He also plays with other local favorites, Empty Bottle Blues Band. Currently, he’s co-producing the music for the Red Lady Ball with Lizzy Plotkin. The March 15 soiree at the Powerhouse will include a square dance, with a pro caller—Tyler describes the event as a big Americana ensemble with a lot of moving parts.
Sharing his tastes in music, Tyler’s been a KBUT DJ for years with his Monday night show, Playing Through. He’s been involved as a volunteer from the time he moved to town and now holds the position of underwriting director, overseeing the underwriting on-air support for the station. “For me it’s really cool because I get to network with local businesses in every walk of life. I get to know the people who own the ski shops, bars, restaurants, the construction sector… everyone! I work with a great, amazing staff and it’s a ton of fun being at the radio station,” he says and praises the local aficionados of music. “The knowledge of music in this valley is unreal. There are amateur musicologists in this valley who know so much and you learn so much from them.”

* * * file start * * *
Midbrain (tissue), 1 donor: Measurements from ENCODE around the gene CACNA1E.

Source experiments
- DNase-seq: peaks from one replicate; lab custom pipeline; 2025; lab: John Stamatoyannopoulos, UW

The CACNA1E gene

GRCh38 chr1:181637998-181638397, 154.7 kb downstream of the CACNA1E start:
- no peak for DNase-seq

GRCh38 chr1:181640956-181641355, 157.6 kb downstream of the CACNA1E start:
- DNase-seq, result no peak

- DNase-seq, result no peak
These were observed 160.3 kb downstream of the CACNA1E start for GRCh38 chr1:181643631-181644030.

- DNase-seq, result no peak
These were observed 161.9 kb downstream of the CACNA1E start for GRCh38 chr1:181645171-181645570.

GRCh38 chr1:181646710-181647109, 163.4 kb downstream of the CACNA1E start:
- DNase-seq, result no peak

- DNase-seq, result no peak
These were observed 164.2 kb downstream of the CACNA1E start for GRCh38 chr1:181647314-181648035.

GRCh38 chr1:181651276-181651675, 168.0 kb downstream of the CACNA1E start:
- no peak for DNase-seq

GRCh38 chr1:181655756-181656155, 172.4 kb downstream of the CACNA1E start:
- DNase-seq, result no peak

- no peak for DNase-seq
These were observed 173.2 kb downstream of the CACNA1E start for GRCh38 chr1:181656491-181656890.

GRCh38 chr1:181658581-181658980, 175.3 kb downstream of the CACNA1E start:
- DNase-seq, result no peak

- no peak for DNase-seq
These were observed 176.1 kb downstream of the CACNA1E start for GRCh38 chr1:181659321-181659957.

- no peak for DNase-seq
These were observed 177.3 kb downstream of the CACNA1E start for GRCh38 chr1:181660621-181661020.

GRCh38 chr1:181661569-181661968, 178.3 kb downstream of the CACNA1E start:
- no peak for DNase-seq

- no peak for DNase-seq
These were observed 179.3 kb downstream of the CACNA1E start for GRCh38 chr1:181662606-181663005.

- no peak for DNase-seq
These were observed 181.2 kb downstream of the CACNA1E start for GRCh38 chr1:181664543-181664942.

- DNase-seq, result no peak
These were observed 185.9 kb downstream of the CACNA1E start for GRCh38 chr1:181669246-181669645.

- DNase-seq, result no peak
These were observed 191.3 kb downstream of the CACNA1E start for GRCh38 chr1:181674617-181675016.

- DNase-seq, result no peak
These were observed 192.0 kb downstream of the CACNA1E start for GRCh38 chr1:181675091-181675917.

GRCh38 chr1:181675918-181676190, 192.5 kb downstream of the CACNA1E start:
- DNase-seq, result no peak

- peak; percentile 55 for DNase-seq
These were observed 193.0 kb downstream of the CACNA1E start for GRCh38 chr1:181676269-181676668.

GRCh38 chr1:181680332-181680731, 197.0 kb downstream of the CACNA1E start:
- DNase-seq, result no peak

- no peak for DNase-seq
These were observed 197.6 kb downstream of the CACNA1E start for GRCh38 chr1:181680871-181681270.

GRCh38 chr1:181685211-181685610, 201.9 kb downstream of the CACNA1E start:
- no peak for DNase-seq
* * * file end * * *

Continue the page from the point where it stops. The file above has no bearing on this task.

Between the bands, teaching guitar lessons, the KBUT day gig and his current bartending job at Le Bosquet, Tyler still finds time to appreciate why he moved to Crested Butte for nine years ago. “I’m just having a good time. I feel richer than a millionaire,” he smiles appreciatively. “It’s the surrounding wilderness and the proximity to the great outdoors, the West Elks year-round. What other place in the world can you ski Red Lady bowl in the morning and go down to Hartman’s in the afternoon and ride your mountain bike in April?
“I also love being here because there’s a place for me in this community, whether that’s through volunteerism or through awesome opportunities to play music here, and to my circle of friends. I want to grow old here,” he reflects, but then agrees, none of us ever grow old here in Neverland.
Catch Tyler’s band Mine Control at the Eldo, Friday, February 7.